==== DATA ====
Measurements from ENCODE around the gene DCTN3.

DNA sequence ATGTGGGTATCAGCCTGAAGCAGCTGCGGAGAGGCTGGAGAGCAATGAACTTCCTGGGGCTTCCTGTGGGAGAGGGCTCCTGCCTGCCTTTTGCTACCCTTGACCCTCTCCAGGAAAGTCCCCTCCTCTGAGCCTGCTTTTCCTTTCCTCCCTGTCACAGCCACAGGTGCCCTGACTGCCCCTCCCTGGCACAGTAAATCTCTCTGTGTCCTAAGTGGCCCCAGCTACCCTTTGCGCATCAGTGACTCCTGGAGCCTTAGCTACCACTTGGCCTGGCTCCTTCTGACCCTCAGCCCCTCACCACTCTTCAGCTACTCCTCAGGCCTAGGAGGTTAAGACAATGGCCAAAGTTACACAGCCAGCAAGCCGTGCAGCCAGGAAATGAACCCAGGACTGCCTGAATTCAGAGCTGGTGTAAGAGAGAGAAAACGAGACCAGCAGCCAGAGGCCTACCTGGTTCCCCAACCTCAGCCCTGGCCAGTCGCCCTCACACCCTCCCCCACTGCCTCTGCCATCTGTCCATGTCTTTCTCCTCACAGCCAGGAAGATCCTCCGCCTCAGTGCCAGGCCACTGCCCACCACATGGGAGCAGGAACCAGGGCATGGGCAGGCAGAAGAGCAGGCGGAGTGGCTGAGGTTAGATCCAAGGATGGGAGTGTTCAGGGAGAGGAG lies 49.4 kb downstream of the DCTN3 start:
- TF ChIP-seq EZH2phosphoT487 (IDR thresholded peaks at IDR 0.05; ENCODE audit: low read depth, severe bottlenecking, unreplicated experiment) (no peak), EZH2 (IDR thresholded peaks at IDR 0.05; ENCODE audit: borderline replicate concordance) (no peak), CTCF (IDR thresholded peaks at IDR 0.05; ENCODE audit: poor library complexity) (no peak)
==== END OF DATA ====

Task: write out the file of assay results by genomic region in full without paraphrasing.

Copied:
Measurements from ENCODE around the gene DCTN3.

DNA sequence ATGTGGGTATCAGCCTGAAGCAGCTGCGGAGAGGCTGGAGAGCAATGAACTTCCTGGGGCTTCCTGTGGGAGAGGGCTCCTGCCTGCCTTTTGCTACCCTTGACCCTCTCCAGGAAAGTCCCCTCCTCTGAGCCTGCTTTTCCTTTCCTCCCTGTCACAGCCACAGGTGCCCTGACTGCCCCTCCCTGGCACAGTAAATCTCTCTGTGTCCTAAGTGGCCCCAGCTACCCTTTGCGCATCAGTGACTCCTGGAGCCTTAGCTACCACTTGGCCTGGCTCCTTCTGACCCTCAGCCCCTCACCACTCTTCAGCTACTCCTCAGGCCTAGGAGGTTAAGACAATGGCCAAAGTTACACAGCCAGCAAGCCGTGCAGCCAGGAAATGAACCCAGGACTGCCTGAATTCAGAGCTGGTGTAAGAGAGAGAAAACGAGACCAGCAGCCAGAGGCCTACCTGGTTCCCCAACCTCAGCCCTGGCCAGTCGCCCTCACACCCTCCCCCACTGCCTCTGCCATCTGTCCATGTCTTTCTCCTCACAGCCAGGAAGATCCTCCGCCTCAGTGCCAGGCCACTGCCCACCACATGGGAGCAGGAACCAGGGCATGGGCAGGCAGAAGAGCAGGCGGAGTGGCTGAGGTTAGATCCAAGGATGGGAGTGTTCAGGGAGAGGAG lies 49.4 kb downstream of the DCTN3 start:
- TF ChIP-seq EZH2phosphoT487 (IDR thresholded peaks at IDR 0.05; ENCODE audit: low read depth, severe bottlenecking, unreplicated experiment) (no peak), EZH2 (IDR thresholded peaks at IDR 0.05; ENCODE audit: borderline replicate concordance) (no peak), CTCF (IDR thresholded peaks at IDR 0.05; ENCODE audit: poor library complexity) (no peak)